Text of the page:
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WE read a short time ago among the town and country talk of a weekly paper, "An eminent housebreaker, having completed the term of his imprisonment, applied to the Grimsby magistrates to have his skeleton keys and other professional tools given up to him." After laughing at the title of eminence as applied to a burglar, being a character not famed for the possession of the cardinal virtues, the thought struck us that, comparing great things with small, the demand of Russia to keep up an undiminished force in the Black Sea after the conclusion of peace, which occasioned the breaking up of the Vienna conferences, was very much of the same description. Supposing a peace to have been patched up, Russia might have been said to have completed the term of her imprisonment, her ships of war and offensive stores at Sebastopol being considered as her professional tools, her cannon and mortars as the skeleton keys which she would use to pick the lock of the Ottoman Porte; and which, honest in a sense at last when brought to bay, she naively declares
her determination to use with greater precaution and better luck next time. The difference in the case is, and that not altogether an unimportant one, that the Grimsby magistrates had got possession of the tools of their eminent practitioner; while we have shut up ours, tools and all, and are even now employing efforts the most forcible, with some doubtfulness of issue, to get his tools from him; for he clings to them like grim Death, and will cling to them to all appearance until he is fairly caught by the throat and choked off."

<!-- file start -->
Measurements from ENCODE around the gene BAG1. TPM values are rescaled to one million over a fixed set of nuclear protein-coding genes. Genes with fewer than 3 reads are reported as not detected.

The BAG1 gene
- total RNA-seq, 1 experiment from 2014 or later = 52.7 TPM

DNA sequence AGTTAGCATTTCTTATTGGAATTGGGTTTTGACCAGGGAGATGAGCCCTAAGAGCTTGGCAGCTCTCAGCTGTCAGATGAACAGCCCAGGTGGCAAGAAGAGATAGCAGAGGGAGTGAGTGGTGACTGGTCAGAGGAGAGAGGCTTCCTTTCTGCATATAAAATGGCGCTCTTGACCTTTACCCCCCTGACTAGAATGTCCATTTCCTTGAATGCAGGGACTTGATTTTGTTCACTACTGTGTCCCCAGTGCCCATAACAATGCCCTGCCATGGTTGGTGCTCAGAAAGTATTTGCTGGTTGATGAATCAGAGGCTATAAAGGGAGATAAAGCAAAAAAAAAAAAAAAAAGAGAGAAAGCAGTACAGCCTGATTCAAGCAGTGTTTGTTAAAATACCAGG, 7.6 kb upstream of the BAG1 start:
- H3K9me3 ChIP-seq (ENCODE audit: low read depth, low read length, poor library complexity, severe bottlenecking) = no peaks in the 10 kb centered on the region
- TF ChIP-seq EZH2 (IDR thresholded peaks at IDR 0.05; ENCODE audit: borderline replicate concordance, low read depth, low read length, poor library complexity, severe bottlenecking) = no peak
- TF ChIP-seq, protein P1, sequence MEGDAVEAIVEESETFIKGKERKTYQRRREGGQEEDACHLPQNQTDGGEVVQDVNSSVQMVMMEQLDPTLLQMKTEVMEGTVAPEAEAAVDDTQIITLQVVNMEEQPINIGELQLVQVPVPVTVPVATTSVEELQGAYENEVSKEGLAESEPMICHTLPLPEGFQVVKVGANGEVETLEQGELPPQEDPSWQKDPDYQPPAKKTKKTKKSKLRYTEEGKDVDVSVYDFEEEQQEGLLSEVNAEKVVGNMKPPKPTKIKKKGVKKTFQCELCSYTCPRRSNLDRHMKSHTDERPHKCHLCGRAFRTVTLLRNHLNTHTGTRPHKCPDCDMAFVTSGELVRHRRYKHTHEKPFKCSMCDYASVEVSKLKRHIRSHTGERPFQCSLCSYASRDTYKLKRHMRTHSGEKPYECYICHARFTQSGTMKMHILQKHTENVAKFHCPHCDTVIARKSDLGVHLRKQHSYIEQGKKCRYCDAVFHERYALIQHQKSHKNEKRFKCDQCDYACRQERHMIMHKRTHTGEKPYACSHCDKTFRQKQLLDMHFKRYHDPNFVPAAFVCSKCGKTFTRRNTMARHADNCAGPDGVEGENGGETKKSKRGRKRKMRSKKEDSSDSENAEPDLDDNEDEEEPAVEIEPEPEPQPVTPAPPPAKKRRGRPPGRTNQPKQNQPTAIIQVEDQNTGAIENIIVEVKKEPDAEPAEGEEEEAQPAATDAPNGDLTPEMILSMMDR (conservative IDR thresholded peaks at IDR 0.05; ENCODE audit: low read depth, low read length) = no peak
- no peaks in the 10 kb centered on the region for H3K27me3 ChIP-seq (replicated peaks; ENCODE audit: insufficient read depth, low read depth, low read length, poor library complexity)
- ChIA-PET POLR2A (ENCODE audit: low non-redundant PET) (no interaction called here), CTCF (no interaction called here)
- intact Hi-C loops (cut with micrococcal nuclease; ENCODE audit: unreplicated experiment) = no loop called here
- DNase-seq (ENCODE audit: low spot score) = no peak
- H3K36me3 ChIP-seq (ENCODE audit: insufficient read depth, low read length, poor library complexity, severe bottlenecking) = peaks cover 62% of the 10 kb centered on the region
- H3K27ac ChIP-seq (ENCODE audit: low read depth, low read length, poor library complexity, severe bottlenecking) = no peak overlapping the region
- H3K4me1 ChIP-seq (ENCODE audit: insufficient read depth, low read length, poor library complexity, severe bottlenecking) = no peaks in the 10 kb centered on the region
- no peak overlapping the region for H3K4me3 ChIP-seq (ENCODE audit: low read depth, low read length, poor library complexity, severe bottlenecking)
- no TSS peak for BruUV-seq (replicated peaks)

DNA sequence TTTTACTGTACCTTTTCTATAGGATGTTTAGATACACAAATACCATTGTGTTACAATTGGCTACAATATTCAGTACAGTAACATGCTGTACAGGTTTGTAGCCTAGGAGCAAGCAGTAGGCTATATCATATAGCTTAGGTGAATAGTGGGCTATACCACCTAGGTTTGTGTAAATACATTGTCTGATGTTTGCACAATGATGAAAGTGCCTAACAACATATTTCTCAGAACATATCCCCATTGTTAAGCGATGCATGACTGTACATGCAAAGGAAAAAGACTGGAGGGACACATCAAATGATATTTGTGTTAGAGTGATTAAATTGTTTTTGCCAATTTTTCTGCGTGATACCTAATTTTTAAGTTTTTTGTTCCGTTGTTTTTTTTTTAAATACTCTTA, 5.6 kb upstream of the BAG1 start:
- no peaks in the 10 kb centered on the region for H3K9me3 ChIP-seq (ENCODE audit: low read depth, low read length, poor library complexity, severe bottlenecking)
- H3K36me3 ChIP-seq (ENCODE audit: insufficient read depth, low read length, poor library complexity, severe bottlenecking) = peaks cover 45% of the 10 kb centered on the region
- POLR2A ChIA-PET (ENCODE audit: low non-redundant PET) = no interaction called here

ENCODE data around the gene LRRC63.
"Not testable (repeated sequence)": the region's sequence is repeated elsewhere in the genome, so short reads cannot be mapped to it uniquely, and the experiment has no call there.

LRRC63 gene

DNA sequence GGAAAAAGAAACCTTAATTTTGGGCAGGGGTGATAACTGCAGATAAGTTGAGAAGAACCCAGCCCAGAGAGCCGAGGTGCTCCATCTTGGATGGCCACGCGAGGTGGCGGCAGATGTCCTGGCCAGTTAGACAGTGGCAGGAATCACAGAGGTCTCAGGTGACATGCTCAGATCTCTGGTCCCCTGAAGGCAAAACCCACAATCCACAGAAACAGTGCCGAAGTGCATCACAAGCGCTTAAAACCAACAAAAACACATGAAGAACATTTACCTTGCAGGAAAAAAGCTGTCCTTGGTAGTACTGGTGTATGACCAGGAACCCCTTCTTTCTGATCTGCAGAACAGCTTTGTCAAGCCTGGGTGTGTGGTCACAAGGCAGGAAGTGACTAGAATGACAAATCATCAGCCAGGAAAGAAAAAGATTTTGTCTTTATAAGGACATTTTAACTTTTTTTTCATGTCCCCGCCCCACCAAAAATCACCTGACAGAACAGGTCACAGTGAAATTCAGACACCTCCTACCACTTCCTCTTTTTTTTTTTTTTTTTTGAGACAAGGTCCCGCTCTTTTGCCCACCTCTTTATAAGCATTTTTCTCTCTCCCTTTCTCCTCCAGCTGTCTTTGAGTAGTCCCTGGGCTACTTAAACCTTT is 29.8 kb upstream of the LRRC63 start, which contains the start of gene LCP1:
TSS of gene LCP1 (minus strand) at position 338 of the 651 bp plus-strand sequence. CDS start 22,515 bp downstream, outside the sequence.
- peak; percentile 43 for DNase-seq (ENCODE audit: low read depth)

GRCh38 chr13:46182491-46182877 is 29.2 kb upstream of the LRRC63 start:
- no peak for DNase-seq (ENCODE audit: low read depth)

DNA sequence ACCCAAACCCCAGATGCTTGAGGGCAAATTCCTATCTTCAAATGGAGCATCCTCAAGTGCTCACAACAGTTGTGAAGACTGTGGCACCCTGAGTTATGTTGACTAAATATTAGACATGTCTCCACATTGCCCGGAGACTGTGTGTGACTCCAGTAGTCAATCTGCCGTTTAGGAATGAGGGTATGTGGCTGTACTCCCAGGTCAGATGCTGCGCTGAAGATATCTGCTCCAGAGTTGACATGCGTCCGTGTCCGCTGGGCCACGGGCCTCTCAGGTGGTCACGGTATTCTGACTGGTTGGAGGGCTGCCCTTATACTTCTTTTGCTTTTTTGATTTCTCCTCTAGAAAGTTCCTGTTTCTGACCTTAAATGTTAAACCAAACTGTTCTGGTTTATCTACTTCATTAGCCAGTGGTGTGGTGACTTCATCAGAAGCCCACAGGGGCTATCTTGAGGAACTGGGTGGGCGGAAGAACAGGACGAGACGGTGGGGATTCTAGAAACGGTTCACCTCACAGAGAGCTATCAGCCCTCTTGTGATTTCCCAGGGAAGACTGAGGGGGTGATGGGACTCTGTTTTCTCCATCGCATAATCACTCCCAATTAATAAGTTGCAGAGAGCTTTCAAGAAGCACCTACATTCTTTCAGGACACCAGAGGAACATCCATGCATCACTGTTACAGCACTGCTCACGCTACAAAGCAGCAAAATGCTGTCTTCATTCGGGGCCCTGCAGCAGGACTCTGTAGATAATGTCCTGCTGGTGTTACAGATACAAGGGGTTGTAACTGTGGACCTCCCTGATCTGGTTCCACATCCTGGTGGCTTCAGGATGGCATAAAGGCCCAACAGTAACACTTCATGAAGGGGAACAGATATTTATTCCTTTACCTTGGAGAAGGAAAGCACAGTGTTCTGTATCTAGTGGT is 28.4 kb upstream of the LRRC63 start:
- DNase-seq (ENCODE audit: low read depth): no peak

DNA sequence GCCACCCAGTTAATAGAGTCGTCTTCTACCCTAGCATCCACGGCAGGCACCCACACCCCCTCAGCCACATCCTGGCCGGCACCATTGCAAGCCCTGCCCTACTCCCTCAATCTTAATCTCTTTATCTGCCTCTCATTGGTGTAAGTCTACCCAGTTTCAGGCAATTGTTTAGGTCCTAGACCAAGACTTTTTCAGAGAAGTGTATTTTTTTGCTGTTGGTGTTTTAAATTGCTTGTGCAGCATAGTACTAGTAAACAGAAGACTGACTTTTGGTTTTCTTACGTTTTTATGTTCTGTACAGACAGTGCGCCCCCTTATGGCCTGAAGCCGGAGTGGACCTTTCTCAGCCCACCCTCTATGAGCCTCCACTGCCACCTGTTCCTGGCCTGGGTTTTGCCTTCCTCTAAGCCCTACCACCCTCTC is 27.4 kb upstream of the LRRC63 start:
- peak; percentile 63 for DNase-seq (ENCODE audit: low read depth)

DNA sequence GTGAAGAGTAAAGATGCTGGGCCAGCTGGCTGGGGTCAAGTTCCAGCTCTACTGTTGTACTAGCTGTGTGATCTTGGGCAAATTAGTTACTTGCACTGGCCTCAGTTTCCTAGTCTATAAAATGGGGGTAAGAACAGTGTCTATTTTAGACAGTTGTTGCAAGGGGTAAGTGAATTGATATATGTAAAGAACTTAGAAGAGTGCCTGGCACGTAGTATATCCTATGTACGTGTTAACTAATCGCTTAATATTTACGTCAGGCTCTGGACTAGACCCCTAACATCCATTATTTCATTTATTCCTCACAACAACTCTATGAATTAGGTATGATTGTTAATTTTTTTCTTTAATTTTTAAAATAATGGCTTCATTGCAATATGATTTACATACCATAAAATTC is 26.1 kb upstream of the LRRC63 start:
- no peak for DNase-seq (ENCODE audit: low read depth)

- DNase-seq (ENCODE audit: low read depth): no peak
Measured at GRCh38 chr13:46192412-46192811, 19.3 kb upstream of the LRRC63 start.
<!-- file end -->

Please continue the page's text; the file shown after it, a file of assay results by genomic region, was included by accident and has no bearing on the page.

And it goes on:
Now, supposing that our Grimsby friend wanted to prove himself, in Jack Sheppard phrase, as innocent as the babe unborn after his false imprisonment, what do we suppose that he would say? He would probably say that he had been drinking with some friend, name unknown; had slightly exceeded, and in consequence lost his way; strayed upon a gentleman's lawn, and tumbled up against his library shutters, when he was caught by Lion and the butler; and he would account for the possession of the queer things found in his
SCHLOSSER'S Geschichte des 18ten und des 19ten Jahrhunderts.
Histoire de Russie. Bibliothèque de Lille.
VOLTAIRE. Pierre le Grand.